but if you compile a binary against a minimal library and then go back and recompile the library with more features it will typically still work with either version of the library

    2.
    Certain libraries are almost never linked directly and are just needed as a dependency - these should be compiled directly in for better size and speed... for instance libXau and libXdmcp are needed for libX11, but I have only found one program that needed anything in them that wasn't required by libX11 and static linking it didn't noticably increase the binary size.

    3.
    Some programs use large libraries with many dependencies to do just one or two things that can be closely mimicked in other ways <should I post a wiki entry?>. Furthermore dependencies tend to creep into projects that were formerly lean for a number of reasons that one could write an entire PhD dissertation about. We have a large collection of knowledge on this subject and have identified many projects down to the minor version or specific commit and/or patched the existing tree. Yad/zenity, pango, Xorg-7.3+ and glipper-lite come to mind.

    4.
    The linker is smarter than we are (but auto**** is not). Really ... replace an occurence of `pkg-config --libs gtk-x11-2.0` (which spits out about 10 libs and lib locations multiple times in succession) with simply -lgtk-x11-2.0. The build will likely be smaller and load faster. This is one reason many puppy sources contain their own custom build scripts.

    5.
    Sometimes bigger is smaller. For example if you have 10 daemons running in the background that call sleep from busybox, it will load the entire busybox binary and take over 1Mb of RAM per daemon, whereas if you add an additional static copy of sleep, you can save 10+Mb of RAM and another 10Mb or so if it can run using a small static dash. This goes for pretty much any daemonized process such as cupsd, udevd, inotify* .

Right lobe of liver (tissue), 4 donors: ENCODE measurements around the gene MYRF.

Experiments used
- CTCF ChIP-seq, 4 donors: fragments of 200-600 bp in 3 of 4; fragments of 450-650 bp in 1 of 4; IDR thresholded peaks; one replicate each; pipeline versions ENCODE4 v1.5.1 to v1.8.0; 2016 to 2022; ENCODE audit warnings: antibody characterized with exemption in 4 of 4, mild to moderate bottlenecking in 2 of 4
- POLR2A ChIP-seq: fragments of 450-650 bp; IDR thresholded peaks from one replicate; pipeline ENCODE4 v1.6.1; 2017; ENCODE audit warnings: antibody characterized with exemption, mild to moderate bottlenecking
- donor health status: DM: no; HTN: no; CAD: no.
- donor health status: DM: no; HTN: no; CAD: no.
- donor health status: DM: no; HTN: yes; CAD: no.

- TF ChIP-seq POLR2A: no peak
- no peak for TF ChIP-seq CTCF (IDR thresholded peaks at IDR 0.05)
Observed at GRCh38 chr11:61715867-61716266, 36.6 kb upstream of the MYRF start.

The ram and startup time savings far outweigh the minimal added binary size.

    6.
    -Os, -O2 and -O3 are only a small percentage of compiler/linker optimizations. See the pet packaging 100/101 link in my signature for more details, but my point is that only using standard flags can cost up to 50% size and significant performance.

    7.
    The second pass builds should be compared to the first pass for size and dependencies as an 1D10T check to see if anything creeped in unwantedly (some circular dependent packages will grow intentionally? for instance cairo's svg backend needs rsvg which depends on cairo)

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technosaurus


Joined: 18 May 2008
Posts: 4379

PostPosted: Wed 08 Sep 2010, 11:37    Post_subject:  

jemimah wrote:
It's called TinyCore. Why reinvent the wheel?

I had considered the same thing but: